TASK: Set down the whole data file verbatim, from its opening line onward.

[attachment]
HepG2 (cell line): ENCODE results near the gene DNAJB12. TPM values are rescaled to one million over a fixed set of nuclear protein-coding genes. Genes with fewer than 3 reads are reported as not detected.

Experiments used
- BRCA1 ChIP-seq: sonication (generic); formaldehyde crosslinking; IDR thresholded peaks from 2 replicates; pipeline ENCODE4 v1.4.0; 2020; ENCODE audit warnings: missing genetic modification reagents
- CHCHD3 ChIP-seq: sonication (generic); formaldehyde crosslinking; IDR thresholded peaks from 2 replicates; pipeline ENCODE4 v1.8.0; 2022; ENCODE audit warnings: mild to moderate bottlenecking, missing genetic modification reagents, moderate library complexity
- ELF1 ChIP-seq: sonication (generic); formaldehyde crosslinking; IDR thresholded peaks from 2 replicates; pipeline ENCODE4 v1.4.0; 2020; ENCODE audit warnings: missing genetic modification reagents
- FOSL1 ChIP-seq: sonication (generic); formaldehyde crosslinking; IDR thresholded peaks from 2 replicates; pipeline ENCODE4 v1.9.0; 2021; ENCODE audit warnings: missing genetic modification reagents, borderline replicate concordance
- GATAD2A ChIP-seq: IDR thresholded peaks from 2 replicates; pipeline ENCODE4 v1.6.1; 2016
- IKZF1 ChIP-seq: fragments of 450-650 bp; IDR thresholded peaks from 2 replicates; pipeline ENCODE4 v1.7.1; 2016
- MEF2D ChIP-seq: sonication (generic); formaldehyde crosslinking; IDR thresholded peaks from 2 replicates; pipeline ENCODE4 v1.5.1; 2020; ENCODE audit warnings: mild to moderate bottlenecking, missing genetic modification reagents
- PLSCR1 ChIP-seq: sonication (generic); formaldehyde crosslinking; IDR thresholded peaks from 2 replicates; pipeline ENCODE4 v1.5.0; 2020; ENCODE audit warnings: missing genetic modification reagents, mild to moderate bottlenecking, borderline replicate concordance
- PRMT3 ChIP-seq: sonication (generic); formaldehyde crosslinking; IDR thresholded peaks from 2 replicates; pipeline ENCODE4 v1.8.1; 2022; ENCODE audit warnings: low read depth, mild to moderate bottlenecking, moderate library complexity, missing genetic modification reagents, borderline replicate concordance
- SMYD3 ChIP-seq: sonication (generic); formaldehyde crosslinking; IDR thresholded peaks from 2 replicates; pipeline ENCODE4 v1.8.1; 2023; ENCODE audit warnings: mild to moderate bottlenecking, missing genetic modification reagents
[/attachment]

HepG2 (cell line): ENCODE results near the gene DNAJB12. TPM values are rescaled to one million over a fixed set of nuclear protein-coding genes. Genes with fewer than 3 reads are reported as not detected.

Experiments used
- BRCA1 ChIP-seq: sonication (generic); formaldehyde crosslinking; IDR thresholded peaks from 2 replicates; pipeline ENCODE4 v1.4.0; 2020; ENCODE audit warnings: missing genetic modification reagents
- CHCHD3 ChIP-seq: sonication (generic); formaldehyde crosslinking; IDR thresholded peaks from 2 replicates; pipeline ENCODE4 v1.8.0; 2022; ENCODE audit warnings: mild to moderate bottlenecking, missing genetic modification reagents, moderate library complexity
- ELF1 ChIP-seq: sonication (generic); formaldehyde crosslinking; IDR thresholded peaks from 2 replicates; pipeline ENCODE4 v1.4.0; 2020; ENCODE audit warnings: missing genetic modification reagents
- FOSL1 ChIP-seq: sonication (generic); formaldehyde crosslinking; IDR thresholded peaks from 2 replicates; pipeline ENCODE4 v1.9.0; 2021; ENCODE audit warnings: missing genetic modification reagents, borderline replicate concordance
- GATAD2A ChIP-seq: IDR thresholded peaks from 2 replicates; pipeline ENCODE4 v1.6.1; 2016
- IKZF1 ChIP-seq: fragments of 450-650 bp; IDR thresholded peaks from 2 replicates; pipeline ENCODE4 v1.7.1; 2016
- MEF2D ChIP-seq: sonication (generic); formaldehyde crosslinking; IDR thresholded peaks from 2 replicates; pipeline ENCODE4 v1.5.1; 2020; ENCODE audit warnings: mild to moderate bottlenecking, missing genetic modification reagents
- PLSCR1 ChIP-seq: sonication (generic); formaldehyde crosslinking; IDR thresholded peaks from 2 replicates; pipeline ENCODE4 v1.5.0; 2020; ENCODE audit warnings: missing genetic modification reagents, mild to moderate bottlenecking, borderline replicate concordance
- PRMT3 ChIP-seq: sonication (generic); formaldehyde crosslinking; IDR thresholded peaks from 2 replicates; pipeline ENCODE4 v1.8.1; 2022; ENCODE audit warnings: low read depth, mild to moderate bottlenecking, moderate library complexity, missing genetic modification reagents, borderline replicate concordance
- SMYD3 ChIP-seq: sonication (generic); formaldehyde crosslinking; IDR thresholded peaks from 2 replicates; pipeline ENCODE4 v1.8.1; 2023; ENCODE audit warnings: mild to moderate bottlenecking, missing genetic modification reagents